Novelist Amitav Ghosh on Opium, India and Free Trade
Published: Thursday, September 13, 2012
Updated: Thursday, November 15, 2012 01:11
Technical problems plagued Higley Auditorium last Wednesday, but Amitav Ghosh took it all in stride.
Ghosh is a celebrated Kolkata-born author of dozens of award-winning essays, non-fiction books and historical fiction novels. His most recent novel, River of Smoke, is the sequel to Sea of Poppies and the second in the Ibis trilogy, an ongoing series of historical fiction set against the backdrop of 19th-century Indian Ocean trade.
His talk, like the book, concerned the extensive yet unrecognized involvement of India in the Opium Wars as both a manufacturer of opium and a supplier of foot soldiers in the British Empire’s trade war with China. The scope of Ghosh’s work is global and his travel experience considerable, but to see the unassuming, bespectacled man patiently waiting for the projector to warm up again, you’d never know it. The Collegian spoke with Ghosh about his experience as an author and his recent interest in Sino-Indian relations.
The Kenyon Collegian (TKC): Your talk at Kenyon dealt with the global occlusion of India’s involvement in the Opium War. The Ibis trilogy deals with that topic and that period. Do you see yourself writing a kind of historical exposé through these novels?
Amitav Ghosh (AG): It didn’t begin like that. In a way, I stumbled into the whole opium narrative when I started writing Sea of Poppies. But certainly, now, I do feel that it’s very important for me to bring this into the light. Because when people talk about free trade, when they talk about all the wonders of capitalism, this part of it is completely erased. When we talk about, say, Communism, we always talk about the terrible deaths that accompanied it. But, in fact, free trade has probably taken an even greater toll of human life than some other terrible sorts of ideologies. I do think it’s very important that we remember these histories.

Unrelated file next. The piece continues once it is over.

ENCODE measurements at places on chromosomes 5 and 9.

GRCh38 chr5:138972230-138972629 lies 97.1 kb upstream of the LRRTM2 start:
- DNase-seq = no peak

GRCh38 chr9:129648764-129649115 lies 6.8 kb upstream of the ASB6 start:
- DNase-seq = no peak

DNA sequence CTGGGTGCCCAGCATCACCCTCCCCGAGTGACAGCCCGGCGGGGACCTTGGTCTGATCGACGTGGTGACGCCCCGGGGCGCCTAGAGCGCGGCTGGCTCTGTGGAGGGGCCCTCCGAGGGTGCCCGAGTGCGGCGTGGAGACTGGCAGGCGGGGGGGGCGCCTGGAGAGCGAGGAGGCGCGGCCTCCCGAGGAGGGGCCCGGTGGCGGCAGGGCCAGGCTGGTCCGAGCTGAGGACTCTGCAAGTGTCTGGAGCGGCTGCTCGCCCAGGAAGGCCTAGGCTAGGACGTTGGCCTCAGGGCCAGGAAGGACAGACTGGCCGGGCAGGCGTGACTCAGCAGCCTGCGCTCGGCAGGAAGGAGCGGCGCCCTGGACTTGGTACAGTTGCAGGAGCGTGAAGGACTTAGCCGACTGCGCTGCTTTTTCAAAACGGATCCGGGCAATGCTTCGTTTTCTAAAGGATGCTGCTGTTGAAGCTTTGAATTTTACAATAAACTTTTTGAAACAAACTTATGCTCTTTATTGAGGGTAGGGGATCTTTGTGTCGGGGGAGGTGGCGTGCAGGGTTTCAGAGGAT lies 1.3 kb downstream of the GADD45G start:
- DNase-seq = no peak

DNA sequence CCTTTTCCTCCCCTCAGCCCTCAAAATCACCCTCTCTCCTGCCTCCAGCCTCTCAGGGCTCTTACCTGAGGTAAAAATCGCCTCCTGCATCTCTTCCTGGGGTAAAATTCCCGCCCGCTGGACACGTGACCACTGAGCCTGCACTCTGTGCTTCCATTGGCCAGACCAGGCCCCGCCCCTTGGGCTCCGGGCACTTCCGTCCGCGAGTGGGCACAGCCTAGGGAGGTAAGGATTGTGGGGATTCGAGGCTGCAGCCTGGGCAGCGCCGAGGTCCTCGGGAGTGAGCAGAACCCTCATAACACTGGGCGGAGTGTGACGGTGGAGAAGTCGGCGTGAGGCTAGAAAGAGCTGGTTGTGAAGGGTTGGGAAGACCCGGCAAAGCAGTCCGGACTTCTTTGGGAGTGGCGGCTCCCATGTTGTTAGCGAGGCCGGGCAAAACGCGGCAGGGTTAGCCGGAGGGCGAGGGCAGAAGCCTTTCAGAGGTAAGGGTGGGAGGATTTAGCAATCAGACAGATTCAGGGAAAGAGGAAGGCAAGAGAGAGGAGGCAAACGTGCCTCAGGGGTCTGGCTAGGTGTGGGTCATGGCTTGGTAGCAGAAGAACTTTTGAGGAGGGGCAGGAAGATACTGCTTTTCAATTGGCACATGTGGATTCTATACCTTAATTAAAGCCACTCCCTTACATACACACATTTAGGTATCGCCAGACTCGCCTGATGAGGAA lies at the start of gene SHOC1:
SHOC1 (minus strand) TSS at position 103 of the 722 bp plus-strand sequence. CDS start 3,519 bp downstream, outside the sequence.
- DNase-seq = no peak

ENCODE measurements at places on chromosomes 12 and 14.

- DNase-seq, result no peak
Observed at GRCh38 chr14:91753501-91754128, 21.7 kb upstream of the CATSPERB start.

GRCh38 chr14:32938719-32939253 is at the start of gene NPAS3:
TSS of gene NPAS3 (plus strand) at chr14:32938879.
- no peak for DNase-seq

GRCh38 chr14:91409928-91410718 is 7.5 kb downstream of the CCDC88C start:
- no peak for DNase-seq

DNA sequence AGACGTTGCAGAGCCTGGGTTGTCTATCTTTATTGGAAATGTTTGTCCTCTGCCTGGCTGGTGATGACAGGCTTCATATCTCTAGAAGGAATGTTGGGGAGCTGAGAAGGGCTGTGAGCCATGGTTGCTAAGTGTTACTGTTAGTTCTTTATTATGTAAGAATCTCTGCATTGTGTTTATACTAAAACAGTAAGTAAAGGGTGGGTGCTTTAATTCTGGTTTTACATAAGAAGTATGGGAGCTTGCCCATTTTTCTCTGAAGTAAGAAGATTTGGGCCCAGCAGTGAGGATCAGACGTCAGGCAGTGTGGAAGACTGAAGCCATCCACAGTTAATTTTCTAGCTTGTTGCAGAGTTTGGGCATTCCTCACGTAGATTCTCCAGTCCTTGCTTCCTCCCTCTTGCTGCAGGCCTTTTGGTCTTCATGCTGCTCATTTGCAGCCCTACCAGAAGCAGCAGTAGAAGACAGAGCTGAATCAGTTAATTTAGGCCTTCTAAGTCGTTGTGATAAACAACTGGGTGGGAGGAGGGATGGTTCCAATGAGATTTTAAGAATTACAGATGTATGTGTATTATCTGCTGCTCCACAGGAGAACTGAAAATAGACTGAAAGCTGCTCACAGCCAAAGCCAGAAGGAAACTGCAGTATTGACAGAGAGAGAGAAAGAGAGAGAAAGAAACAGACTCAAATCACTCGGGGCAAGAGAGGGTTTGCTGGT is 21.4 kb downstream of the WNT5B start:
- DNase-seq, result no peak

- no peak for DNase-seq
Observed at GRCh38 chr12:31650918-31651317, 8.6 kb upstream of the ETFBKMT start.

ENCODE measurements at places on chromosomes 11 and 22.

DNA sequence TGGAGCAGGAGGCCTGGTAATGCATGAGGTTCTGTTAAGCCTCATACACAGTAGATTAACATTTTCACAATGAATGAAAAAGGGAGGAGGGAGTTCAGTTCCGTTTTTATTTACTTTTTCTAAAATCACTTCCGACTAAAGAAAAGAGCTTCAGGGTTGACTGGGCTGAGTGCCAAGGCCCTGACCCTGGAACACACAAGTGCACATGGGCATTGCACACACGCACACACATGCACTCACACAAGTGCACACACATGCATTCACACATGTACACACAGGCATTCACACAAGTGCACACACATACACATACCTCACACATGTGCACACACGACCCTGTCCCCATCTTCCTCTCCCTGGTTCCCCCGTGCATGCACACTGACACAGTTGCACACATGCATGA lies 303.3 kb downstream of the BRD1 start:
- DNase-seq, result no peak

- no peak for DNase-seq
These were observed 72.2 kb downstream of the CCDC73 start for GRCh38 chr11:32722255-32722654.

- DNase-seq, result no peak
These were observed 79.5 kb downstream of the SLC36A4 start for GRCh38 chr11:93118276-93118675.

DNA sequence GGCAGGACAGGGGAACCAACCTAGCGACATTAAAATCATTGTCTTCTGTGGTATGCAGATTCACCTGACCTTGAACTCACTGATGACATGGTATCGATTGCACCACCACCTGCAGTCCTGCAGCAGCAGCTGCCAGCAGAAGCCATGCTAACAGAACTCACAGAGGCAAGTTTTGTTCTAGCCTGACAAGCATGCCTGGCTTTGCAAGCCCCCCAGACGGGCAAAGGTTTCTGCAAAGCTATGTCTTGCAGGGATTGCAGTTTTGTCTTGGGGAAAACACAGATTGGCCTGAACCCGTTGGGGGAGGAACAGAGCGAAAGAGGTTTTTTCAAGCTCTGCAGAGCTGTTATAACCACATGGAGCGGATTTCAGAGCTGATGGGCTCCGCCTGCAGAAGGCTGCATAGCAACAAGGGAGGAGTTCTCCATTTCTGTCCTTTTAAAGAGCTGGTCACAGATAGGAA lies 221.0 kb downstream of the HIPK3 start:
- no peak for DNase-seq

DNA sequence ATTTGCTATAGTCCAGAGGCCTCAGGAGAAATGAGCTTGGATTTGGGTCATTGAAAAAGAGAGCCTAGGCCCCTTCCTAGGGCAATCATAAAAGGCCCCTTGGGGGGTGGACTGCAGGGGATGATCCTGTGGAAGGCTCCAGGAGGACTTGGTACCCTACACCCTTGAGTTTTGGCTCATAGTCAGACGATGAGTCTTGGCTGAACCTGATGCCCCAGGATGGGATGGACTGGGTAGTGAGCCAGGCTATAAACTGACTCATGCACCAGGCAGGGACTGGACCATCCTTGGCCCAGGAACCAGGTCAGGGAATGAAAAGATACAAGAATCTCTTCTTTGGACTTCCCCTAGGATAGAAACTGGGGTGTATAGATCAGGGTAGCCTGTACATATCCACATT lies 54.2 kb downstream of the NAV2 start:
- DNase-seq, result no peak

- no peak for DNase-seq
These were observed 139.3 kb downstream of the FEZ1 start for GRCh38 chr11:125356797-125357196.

TKC: How do you guard yourself against, or do you not guard yourself against, putting contemporary bias in your historical fiction? Is there a political or cultural point to any of the fiction you write?
AG: Of course, it’s impossible not to address. However much you may try to be part of the past, the past is irretrievably the past. Every moment that’s passed is the past. It’s not possible to imagine you can read the past without any kind of relationship with the present. What’s so very interesting about the Opium War period is that it was so much like today — the rhetoric, the language. I often think that in the future, when history is periodized, the Opium War and the Iraq War will be two bookends to one period. The rhetoric of [the two periods] were so eerily similar.
One of the things I do really try to do is try to use the words of the people who were there. Much of [my work] relies very much on words that were actually said, by those people, in that place.
TKC: As an author of historical fiction, there doesn’t seem to be much personal experience involved in your writing. What draws you to the multicultural, transnational aspect of your work?
AG: I am not a very autobiographical writer. But I think my experience has had a lot to do with my writing. As a kid I grew up in a lot of different places.
Then, I left India and went to study abroad. So, I wanted to be truthful to my own experience — to address this whole experience of being in many different places and being connected to many different cultures, and at the point when I was doing it, it was considered very odd. People liked you to write about where you were from. So, what I was doing was considered very peculiar.
But now, everyone recognizes that our lives are transcultural. They are transnational. Just think about America. People write about America as if it’s a completely rooted place. And yet, you look around, and this college is named after someone in England. This town is named after someone else in England. Everyone has roots here, there, and everywhere. That sort of dispersal is constantly with us.